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Bear Tips for Hikers
Have you ever seen a bear while out hiking?
It can be an exciting and rewarding experience to glimpse our area's wildlife in its natural environment. While black bears are by nature wary of humans, they are also intelligent and curious, and bear sightings have been reported in every county in New York and New Jersey. Hikers and outdoor enthusiasts have a special responsibility to protect themselves and the wildlife they love. By following some common-sense rules--the first being: Don't feed the bears!--all members of the woods community can share the forest and the trail.
BLACK BEAR FACTS:
- Bears are a common and important part of our area's ecosystem.
- Black with a brown muzzle, the average male black bear weighs 300 pounds. The average female weighs 170 pounds. They get that big by eating berries, seeds, and bugs, but also carrion, trash, and pet food. Their sense of smell is much better than a dog's.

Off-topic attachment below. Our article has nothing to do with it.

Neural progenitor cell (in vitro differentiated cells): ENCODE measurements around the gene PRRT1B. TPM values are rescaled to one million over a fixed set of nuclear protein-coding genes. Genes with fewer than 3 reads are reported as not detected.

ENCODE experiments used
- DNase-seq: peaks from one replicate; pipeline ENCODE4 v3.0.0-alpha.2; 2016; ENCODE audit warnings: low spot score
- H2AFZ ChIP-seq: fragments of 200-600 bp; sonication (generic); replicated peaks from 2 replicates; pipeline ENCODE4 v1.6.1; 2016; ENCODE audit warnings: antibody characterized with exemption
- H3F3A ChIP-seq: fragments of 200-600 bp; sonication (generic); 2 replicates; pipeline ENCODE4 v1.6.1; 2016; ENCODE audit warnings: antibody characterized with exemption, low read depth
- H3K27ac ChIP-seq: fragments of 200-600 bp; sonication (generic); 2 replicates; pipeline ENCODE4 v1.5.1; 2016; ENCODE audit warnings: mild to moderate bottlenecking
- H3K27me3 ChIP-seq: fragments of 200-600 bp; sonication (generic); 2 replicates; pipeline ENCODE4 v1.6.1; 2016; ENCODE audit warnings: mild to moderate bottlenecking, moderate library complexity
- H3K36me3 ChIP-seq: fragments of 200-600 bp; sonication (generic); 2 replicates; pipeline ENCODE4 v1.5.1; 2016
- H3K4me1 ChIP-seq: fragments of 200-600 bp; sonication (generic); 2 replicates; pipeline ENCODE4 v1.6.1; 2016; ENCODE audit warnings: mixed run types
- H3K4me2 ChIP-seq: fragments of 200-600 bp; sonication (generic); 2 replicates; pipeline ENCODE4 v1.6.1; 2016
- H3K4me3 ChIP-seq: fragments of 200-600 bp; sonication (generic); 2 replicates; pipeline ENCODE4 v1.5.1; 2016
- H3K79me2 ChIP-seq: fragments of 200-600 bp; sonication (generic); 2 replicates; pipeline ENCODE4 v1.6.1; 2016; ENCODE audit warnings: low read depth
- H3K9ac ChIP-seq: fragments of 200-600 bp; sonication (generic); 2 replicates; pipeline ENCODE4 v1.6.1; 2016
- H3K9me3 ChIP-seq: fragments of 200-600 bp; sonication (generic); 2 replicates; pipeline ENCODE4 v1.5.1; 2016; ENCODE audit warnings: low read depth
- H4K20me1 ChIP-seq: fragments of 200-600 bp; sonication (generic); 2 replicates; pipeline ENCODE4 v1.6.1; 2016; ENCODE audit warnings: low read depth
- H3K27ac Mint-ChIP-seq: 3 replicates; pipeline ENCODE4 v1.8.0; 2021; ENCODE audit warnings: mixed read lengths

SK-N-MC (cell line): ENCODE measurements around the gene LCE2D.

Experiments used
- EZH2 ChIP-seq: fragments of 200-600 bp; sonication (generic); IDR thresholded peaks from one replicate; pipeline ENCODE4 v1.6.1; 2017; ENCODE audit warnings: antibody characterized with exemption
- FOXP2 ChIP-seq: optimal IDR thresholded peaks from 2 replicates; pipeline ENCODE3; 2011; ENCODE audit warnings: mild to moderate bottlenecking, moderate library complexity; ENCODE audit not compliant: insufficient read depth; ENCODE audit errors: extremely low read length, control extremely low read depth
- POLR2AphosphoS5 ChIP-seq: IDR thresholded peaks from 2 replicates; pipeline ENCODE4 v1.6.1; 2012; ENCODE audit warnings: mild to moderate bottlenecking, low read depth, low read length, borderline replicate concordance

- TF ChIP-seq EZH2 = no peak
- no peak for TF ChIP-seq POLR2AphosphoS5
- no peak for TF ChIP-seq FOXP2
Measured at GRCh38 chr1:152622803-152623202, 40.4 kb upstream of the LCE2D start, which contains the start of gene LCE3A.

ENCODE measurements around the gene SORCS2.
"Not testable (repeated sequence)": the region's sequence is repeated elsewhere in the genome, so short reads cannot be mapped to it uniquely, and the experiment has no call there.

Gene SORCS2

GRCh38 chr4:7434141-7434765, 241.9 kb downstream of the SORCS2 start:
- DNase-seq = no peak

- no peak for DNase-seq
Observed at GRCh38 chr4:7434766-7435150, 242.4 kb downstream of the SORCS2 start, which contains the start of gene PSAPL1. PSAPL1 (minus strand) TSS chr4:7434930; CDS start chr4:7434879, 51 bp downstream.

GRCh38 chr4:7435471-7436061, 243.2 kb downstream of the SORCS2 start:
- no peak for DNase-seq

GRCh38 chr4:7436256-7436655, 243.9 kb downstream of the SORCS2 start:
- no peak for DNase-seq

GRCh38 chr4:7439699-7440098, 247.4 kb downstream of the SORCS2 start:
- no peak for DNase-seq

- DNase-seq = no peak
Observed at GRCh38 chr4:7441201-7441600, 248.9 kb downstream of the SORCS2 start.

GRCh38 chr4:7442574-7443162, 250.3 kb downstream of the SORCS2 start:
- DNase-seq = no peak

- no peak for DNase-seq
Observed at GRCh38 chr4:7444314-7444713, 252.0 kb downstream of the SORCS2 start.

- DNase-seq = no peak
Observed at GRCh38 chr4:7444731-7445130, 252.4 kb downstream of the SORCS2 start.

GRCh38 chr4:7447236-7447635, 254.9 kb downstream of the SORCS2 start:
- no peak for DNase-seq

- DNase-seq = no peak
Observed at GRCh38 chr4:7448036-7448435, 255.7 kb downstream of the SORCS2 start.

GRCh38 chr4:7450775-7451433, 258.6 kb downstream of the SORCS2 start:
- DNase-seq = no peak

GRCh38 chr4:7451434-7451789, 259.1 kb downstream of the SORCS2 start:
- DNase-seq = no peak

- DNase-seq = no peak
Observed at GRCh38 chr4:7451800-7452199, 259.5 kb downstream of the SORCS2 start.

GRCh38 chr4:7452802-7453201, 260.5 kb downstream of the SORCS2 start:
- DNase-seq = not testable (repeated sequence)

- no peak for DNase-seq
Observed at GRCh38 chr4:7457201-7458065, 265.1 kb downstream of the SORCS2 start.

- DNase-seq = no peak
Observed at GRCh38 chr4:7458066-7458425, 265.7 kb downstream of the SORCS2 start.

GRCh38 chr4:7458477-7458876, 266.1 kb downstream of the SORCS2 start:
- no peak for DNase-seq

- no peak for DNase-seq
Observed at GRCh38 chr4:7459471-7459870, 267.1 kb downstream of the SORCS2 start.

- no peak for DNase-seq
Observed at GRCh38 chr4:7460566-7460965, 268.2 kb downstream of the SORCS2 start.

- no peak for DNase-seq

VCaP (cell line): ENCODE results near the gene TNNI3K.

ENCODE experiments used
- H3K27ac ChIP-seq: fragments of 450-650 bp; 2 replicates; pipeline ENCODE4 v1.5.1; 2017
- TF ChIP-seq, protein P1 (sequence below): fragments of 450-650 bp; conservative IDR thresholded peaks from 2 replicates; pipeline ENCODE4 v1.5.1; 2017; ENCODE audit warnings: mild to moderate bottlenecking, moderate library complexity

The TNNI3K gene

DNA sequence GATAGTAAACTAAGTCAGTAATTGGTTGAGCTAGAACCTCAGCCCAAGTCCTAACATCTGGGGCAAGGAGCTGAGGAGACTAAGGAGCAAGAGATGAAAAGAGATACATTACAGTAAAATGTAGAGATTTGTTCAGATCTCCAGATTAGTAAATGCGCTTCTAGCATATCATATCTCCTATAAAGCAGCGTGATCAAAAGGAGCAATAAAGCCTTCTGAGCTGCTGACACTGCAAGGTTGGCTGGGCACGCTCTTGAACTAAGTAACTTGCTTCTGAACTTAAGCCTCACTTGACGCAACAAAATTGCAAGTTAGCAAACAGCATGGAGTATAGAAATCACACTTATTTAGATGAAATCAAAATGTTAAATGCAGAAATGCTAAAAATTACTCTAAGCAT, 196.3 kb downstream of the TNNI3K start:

- Feeding a bear actually harms it by ruining it's natural foraging behavior.
BLACK BEAR TIPS:
- Don't EVER feed a bear! It's dangerous, illegal, and it's what makes bears problematic and aggressive.
- Pay attention for scat, tracks, and claw marks. Take special care when hiking off-trail or in areas with berries. Clap, sing, or otherwise make noise to alert bears to your presence. Keep your dog on a leash.
- Use a bear canister to store camp food and garbage. If you must use a hang, use a dark rope at least 15 feet from the ground and 10 feet from trees. Don't burn your garbage; bears can still smell it. Don't cook near your tent. Keep your campsite clean. Always keep all food (and garbage) away from your tent.
- Don't run if you see a bear. Instead, back away slowly. Try not to make eye contact. Make noise instead, and wave or raise your arms so you look bigger. When a bear raises up on its hind legs, it is usually just trying to get more information, not issuing a threat. If a black bear swats the ground, huffs, or bluffs a charge, you are too close to it.
Remember, bear attacks are really very rare. But if a black bear does attack you, fight back. (This advice does not apply to encounters in other regions with grizzly bears; in those cases you should curl up and play dead.) Learn more about black bears in our region at http://www.njfishandwildlife.com/bearfacts.htm